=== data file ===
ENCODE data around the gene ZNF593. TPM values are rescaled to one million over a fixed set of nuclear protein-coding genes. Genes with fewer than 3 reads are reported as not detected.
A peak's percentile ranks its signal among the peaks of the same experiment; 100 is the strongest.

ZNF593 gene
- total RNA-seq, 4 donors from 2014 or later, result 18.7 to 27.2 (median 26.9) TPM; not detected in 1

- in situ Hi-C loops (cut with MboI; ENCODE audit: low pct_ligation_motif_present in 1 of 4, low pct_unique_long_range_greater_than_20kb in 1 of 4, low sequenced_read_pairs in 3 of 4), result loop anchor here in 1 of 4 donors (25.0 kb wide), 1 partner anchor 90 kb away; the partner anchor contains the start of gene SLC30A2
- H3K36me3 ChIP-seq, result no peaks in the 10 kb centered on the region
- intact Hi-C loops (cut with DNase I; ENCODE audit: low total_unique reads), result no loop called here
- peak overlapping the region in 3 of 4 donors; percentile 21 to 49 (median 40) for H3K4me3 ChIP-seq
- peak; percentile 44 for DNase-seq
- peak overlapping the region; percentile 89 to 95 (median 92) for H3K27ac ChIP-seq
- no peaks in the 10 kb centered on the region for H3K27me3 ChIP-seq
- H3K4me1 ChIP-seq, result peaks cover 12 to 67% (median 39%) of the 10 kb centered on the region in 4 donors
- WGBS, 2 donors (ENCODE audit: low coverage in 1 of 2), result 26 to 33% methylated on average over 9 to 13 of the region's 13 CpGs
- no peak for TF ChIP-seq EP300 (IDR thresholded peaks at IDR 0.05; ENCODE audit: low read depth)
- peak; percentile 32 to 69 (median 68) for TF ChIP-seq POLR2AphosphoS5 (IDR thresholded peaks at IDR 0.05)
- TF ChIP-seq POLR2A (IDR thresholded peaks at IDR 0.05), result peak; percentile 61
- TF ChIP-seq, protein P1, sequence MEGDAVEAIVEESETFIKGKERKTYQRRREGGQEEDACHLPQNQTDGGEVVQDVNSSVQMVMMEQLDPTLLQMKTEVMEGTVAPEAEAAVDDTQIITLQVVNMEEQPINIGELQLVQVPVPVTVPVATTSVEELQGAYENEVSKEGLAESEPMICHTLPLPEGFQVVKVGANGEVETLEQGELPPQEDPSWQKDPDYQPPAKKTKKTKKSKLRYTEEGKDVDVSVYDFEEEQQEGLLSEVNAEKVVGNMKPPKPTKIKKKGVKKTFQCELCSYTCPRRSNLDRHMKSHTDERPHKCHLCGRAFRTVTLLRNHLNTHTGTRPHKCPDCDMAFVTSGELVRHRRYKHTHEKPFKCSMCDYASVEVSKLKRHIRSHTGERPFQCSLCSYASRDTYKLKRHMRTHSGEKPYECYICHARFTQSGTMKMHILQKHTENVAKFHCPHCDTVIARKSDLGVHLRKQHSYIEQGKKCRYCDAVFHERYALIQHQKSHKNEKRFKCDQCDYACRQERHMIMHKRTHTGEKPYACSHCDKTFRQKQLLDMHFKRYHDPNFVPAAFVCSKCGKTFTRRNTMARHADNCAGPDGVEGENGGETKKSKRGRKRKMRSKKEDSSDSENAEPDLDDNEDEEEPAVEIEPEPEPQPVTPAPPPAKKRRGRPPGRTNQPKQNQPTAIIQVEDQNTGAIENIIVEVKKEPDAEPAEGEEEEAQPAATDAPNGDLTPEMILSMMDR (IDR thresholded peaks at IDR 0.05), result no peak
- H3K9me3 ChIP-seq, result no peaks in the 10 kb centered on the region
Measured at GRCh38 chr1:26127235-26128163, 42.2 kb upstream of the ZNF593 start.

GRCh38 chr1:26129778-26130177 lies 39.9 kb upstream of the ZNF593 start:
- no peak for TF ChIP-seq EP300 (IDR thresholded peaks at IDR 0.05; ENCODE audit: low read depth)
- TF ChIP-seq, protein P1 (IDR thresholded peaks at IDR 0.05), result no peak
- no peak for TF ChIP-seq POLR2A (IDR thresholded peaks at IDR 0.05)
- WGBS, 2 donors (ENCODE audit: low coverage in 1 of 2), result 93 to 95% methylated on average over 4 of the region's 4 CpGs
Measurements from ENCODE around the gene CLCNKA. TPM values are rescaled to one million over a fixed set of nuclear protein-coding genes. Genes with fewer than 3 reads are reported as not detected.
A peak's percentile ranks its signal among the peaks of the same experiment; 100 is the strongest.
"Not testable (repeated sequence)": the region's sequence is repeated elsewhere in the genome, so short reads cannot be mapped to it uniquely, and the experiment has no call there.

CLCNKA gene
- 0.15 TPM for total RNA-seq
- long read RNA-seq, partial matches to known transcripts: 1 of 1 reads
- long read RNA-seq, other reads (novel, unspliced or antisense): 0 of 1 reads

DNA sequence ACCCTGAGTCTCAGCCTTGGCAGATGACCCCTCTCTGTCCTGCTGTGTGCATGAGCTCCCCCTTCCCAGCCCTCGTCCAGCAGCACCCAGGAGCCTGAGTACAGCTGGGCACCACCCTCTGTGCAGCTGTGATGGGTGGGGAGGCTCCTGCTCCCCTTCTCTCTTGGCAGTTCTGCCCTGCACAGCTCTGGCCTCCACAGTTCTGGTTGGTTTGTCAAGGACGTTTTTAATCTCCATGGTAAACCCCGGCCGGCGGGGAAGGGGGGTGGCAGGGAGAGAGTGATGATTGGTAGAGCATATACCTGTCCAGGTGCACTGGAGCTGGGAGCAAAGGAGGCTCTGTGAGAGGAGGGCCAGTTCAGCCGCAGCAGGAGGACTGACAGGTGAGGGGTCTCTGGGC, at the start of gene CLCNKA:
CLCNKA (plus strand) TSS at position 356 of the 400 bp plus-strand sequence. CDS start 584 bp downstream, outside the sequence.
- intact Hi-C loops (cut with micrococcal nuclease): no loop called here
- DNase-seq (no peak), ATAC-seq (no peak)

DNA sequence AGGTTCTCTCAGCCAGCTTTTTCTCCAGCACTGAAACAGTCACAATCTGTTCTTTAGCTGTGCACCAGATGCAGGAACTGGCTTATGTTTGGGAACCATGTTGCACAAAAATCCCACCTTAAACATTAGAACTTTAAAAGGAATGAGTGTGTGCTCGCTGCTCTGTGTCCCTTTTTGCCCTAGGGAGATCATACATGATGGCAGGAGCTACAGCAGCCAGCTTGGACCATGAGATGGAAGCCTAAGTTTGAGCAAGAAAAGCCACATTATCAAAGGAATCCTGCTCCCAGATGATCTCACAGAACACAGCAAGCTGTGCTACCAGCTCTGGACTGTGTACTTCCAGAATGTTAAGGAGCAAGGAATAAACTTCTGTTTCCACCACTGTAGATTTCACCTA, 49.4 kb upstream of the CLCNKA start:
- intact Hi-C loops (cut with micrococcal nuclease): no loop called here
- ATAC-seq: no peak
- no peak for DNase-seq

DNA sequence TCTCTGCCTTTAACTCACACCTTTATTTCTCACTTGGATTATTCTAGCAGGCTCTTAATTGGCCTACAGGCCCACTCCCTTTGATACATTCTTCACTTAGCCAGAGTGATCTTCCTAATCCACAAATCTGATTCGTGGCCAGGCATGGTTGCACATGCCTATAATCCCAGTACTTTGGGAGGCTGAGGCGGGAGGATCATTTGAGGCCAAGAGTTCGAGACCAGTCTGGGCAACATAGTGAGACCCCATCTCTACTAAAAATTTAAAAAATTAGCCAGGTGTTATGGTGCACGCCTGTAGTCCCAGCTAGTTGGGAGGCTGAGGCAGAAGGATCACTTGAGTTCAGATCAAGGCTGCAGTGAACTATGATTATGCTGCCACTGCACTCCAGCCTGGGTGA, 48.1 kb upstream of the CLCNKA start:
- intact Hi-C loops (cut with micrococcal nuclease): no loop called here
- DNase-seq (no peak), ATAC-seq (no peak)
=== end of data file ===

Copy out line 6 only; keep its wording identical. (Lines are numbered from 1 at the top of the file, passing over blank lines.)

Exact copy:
- H3K36me3 ChIP-seq, result no peaks in the 10 kb centered on the region